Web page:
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Retreat patterns and dynamics of the former Norske Trough ice stream (NE Greenland): An integrated geomorphological and sedimentological approach

New publication by Adrián López Quirós, Tuomas Junna, Joanna Martin Davies, Katrine Juul Andresen, Tove Nielsen, Negar Haghipour, Lukas Wacker, Aage Kristian Olsen Alstrup, Ole Lajord Munk, Tine L. Rasmussen, Christof Pearce, Marit-Solveig Seidenkrantz


A better understanding of past extent and dynamics of the Greenland Ice Sheet (GrIS) is required to provide context for present-day observations, to constrain numerical climate models and to predict future scenarios of ice-sheet response to recent climatic change. The presence of a grounded GrIS on the NE Greenland shelf during the Last Glacial Maximum (LGM) is supported by high-resolution seismic data combined with multi-proxy analyses of sediment gravity cores from Norske Trough. Our results indicate that an ice stream advanced to the
outer shelf during the LGM. Recessional moraines and grounding zone wedges on the seafloor of the outer to middle shelf show that initial retreat was episodic, punctuated by two major stillstands. Pinning points for grounding-zone stabilization were controlled by pre-LGM trough topography. In contrast, preserved large-scale glacial lineations on the seafloor of the inner shelf, formed during the advance, indicate that ice retreat from the inner trough to the coast-proximal position was rapid in order to maintain the former carved morphology. Initial ice retreat was underway before 16.6 cal Kyr BP, earlier than previously known for this sector of the NE Greenland shelf. The inner shelf was free from grounded ice at least by 12.5 cal Kyr BP, and likely before. Retreat occurred in a glaciomarine setting and the ice sheet was fringed by a floating ice shelf. There is no evidence of grounded-ice readvances during the Younger Dryas, although a floating ice shelf with vigorous sea-ice and iceberg rafting production occupied the inner shelf at 11.3 cal Kyr BP. 14C dates reveal initial stepwise ice retreat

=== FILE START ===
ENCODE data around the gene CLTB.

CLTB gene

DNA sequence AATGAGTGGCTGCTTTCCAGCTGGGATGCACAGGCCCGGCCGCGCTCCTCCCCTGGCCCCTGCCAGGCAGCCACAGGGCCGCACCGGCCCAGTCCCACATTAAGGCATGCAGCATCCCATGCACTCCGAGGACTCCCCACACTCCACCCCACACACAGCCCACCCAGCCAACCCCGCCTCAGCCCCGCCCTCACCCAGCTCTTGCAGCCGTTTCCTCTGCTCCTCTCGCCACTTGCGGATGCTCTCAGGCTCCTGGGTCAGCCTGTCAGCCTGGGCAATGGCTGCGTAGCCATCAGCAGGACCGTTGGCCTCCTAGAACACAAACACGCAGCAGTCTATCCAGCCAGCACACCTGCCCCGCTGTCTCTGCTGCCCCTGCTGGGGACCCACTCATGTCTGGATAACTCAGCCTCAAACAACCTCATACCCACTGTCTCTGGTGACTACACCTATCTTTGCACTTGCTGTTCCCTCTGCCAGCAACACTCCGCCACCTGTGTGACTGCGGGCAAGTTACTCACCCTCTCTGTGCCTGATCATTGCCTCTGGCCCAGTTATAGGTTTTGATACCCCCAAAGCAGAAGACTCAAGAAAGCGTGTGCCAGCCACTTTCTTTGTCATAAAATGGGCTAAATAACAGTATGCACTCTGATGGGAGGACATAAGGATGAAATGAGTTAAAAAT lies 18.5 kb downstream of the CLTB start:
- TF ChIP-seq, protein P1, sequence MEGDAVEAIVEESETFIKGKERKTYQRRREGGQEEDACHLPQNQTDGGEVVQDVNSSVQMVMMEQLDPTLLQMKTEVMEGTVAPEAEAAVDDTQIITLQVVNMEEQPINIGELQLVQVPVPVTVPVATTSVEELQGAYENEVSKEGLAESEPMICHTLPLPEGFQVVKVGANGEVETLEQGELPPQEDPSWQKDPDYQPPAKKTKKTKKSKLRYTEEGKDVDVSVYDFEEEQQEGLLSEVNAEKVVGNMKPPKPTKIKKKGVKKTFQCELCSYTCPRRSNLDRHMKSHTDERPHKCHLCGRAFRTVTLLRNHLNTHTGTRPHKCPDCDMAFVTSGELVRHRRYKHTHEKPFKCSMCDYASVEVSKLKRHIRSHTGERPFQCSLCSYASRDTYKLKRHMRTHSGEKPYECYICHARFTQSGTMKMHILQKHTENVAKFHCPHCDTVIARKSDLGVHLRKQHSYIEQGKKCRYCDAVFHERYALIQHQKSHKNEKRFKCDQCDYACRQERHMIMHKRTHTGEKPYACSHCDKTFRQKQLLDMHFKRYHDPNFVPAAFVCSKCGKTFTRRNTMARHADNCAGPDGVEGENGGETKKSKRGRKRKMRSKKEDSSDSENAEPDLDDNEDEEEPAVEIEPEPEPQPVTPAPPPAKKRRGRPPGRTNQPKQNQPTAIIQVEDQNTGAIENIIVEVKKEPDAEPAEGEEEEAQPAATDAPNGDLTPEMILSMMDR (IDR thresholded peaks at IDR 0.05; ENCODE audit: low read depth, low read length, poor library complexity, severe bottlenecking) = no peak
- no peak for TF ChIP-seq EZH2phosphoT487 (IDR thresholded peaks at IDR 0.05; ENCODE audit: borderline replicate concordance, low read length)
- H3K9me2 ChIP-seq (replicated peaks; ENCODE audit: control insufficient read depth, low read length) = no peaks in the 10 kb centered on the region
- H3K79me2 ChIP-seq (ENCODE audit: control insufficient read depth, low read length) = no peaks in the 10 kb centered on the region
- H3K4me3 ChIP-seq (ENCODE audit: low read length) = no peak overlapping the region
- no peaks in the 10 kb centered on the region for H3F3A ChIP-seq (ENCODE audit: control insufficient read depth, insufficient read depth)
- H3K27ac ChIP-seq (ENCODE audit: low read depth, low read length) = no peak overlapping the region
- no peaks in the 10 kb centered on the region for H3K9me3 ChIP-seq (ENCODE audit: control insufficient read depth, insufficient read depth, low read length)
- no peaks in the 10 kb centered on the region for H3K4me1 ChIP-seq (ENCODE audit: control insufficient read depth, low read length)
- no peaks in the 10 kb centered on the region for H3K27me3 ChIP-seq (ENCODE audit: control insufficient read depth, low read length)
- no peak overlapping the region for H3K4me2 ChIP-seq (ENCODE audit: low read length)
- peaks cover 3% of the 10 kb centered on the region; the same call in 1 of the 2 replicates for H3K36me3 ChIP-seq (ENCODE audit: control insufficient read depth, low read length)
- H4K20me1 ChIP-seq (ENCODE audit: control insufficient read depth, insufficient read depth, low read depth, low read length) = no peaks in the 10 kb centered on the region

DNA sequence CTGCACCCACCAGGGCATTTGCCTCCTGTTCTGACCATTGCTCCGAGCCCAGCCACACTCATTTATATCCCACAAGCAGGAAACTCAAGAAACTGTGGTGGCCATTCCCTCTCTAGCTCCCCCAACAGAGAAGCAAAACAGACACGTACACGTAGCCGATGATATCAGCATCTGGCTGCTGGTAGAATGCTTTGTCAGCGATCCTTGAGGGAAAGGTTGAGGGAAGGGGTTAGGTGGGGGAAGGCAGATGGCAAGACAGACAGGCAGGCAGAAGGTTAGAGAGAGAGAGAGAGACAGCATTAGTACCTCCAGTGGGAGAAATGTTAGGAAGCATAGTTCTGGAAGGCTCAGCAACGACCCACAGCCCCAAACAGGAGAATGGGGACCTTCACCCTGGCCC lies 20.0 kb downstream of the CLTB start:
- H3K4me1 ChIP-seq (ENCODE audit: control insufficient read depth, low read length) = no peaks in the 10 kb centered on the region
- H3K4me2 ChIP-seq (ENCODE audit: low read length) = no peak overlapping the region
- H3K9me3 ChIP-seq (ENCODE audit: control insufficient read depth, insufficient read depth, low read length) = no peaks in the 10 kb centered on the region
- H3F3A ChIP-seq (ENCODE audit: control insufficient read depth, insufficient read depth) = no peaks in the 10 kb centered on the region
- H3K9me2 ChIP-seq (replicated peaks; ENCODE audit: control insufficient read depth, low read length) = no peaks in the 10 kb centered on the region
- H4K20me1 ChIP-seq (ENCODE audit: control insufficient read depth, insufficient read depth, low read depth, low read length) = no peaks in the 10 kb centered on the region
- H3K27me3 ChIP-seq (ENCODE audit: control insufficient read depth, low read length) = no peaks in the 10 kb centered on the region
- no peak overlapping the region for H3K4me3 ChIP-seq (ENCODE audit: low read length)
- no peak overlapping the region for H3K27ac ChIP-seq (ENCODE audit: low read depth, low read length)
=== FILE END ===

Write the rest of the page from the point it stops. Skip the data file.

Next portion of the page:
followed by a fast retreat that coincides with Heinrich Stadial 1 and the Bølling-Allerød interstadial, respectively. During both periods there was increased inflow of warm Atlantic Water, indicating a strong ocean/climate control on the late deglaciation of Norske Trough. Following the late deglaciation, postglacial (Holocene) sedimentation records a change from an ice-distal glaciomarine environment, to an open marine environment and complete ice shelf disintegration. On the innermost shelf of the Norske Trough, the ice shelf disintegrated and reformed once before the final break-up occurred at 9.6 cal Kyr BP.